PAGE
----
• Value: A sentence describing why the application needs full accuracy locations
    <string>This application temporarily requires your precise location.</string>

Implement the location permissions delegate

The LocationPermissionsDelegate protocol has a set of delegate methods that will be called when the user makes changes to the app's accuracy authorization.

class ViewController: UIViewController {
    // This controller's initialization has been omitted in this code snippet
    var mapView: MapView! 

    override func viewDidLoad() {
        mapView.location.delegate = self

    // Selector that will be called as a result of the delegate below
    func requestPermissionsButtonTapped() {
        mapView.location.requestTemporaryFullAccuracyPermissions(withPurposeKey: "CustomKey")

extension ViewController: LocationPermissionsDelegate {
    func locationManager(_ locationManager: LocationManager, didChangeAccuracyAuthorization accuracyAuthorization: CLAccuracyAuthorization) {
        if accuracyAuthorization == .reducedAccuracy {
	     // Present a button on screen that asks for full accuracy
	     // This button can have a selector as defined above

This code snippet also has our recommendation for how to handle a location permission change. A withPurposeKey parameter is specified. This value must correspond to the key of a key-value pair that was specified in Info.plist.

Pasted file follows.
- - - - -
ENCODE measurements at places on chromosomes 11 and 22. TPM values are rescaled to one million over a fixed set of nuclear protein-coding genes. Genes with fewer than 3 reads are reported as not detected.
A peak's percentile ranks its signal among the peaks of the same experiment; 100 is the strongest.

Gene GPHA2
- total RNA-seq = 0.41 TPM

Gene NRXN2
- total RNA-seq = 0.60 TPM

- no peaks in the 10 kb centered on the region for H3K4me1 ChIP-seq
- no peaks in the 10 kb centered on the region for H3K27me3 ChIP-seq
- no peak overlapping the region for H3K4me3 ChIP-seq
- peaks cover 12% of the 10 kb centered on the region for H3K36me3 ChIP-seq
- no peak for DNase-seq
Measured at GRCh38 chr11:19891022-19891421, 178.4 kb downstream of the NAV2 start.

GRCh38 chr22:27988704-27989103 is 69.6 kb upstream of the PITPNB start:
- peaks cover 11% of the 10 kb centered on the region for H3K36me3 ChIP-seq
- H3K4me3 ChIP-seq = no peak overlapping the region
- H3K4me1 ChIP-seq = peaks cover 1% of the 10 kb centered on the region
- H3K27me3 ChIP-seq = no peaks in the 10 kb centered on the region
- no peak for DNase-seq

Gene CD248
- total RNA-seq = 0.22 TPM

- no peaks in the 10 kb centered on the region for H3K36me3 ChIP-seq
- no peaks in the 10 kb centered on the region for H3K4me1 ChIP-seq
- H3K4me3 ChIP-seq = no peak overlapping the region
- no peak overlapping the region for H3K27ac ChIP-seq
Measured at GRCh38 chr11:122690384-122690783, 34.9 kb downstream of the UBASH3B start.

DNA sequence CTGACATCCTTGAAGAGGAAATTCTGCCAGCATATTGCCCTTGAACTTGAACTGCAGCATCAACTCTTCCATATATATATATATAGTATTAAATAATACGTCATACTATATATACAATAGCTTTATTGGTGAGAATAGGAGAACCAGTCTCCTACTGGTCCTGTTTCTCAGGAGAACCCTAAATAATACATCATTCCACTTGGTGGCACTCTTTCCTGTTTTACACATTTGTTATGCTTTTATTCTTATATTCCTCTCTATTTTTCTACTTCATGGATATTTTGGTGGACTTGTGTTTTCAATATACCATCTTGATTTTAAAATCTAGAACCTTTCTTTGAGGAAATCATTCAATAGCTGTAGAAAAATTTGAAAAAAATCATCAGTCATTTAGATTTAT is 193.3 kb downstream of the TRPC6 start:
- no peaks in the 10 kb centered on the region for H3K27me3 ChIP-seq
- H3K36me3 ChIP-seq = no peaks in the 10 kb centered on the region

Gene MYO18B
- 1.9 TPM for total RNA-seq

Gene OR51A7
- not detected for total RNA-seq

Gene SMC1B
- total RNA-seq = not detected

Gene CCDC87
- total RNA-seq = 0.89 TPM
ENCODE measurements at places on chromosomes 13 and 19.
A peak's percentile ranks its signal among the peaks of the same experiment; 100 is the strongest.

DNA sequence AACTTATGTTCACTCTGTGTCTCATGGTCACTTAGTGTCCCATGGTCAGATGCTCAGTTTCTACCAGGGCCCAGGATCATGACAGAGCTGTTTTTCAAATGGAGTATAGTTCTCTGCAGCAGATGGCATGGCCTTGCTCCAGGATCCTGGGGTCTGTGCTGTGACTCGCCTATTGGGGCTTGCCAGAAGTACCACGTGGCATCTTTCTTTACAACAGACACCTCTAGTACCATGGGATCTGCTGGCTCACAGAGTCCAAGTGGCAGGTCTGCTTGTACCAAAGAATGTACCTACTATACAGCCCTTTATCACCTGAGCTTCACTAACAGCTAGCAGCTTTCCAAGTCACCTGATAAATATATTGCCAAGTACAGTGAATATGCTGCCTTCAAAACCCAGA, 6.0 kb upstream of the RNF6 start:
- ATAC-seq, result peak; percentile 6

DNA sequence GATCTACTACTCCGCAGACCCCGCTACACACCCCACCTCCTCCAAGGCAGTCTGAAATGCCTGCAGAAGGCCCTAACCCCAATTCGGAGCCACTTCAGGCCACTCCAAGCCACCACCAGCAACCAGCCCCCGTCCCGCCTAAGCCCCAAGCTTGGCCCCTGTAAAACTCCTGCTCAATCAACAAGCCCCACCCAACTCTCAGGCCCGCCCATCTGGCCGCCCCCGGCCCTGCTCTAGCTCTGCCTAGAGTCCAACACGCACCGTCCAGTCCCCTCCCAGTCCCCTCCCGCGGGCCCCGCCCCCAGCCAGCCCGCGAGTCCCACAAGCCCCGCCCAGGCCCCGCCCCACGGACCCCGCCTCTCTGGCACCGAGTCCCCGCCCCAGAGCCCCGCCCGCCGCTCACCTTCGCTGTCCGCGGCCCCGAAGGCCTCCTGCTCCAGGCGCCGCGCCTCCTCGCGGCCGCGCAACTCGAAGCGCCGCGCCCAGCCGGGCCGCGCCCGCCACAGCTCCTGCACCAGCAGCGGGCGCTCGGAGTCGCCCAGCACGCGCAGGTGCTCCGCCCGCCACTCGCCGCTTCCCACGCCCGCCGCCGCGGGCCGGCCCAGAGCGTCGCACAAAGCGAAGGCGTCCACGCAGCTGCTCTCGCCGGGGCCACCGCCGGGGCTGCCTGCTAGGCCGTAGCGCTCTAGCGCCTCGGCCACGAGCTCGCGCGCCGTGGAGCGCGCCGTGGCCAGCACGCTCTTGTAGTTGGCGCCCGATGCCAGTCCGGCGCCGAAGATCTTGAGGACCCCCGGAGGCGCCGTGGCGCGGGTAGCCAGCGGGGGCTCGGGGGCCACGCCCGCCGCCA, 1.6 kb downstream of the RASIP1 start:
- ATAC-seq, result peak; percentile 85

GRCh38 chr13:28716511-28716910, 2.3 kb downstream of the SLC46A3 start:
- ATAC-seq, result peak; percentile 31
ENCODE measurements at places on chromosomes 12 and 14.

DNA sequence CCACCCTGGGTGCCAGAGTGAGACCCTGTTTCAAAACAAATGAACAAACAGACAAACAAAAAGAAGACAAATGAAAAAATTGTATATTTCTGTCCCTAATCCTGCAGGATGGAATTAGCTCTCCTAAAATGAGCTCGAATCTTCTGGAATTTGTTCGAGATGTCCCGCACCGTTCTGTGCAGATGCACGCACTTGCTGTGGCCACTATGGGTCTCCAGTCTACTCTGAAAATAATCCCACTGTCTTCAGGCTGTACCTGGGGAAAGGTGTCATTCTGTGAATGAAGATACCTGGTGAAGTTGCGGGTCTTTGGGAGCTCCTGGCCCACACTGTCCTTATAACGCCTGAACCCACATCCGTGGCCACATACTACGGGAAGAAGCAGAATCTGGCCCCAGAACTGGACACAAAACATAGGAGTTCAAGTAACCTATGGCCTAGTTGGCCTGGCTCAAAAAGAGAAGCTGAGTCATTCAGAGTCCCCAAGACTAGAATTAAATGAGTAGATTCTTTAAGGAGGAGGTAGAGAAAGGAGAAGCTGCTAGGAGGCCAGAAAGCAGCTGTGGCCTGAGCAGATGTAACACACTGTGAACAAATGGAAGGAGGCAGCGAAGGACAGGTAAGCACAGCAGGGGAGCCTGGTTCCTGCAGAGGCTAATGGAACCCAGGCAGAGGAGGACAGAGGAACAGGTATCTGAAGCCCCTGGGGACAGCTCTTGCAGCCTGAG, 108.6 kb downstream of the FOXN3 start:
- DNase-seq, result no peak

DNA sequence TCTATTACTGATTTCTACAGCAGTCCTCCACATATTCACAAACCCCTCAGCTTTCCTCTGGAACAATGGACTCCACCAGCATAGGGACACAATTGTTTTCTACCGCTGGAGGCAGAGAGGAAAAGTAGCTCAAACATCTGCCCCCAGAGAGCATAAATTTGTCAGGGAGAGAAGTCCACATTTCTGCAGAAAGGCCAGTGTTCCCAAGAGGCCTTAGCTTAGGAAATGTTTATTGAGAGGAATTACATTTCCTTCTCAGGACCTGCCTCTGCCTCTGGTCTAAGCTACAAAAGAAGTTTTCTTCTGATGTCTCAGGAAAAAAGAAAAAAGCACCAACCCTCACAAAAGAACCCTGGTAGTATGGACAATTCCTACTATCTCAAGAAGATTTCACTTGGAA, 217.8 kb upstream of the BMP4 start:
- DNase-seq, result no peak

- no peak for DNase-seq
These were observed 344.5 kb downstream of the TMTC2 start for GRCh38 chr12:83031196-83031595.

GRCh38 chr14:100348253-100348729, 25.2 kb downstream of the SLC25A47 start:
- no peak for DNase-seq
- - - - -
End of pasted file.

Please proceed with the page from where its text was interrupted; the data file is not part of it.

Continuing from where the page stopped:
<string>We temporarily require your precise location for an optimal experience.</string>


Retaining your offline cache from previous Maps SDK versions

Migrating from previous versions of the Maps SDK requires the following steps to make sure that resources created in v6 are available to users in v10 as the offline database has moved.

The offline database file, which was located at /Library/Application Support/<bundle id>/.mapbox/cache.db in v6, is now located at /Library/Application Support/.mapbox/map_data/map_data.db. The SDK will not automatically detect the legacy database and an application level migration is necessary to move the existing database.

Below is a sample method to perform this migration:

func migrateOfflineCache() {

        // Old and new cache file paths
        let srcURL = URL(fileURLWithPath: NSHomeDirectory()).appendingPathComponent("/Library/Application Support/com.mapbox.examples/.mapbox/cache.db")

        let destURL = URL(fileURLWithPath: NSHomeDirectory()).appendingPathComponent("/Library/Application Support/.mapbox/map_data/map_data.db")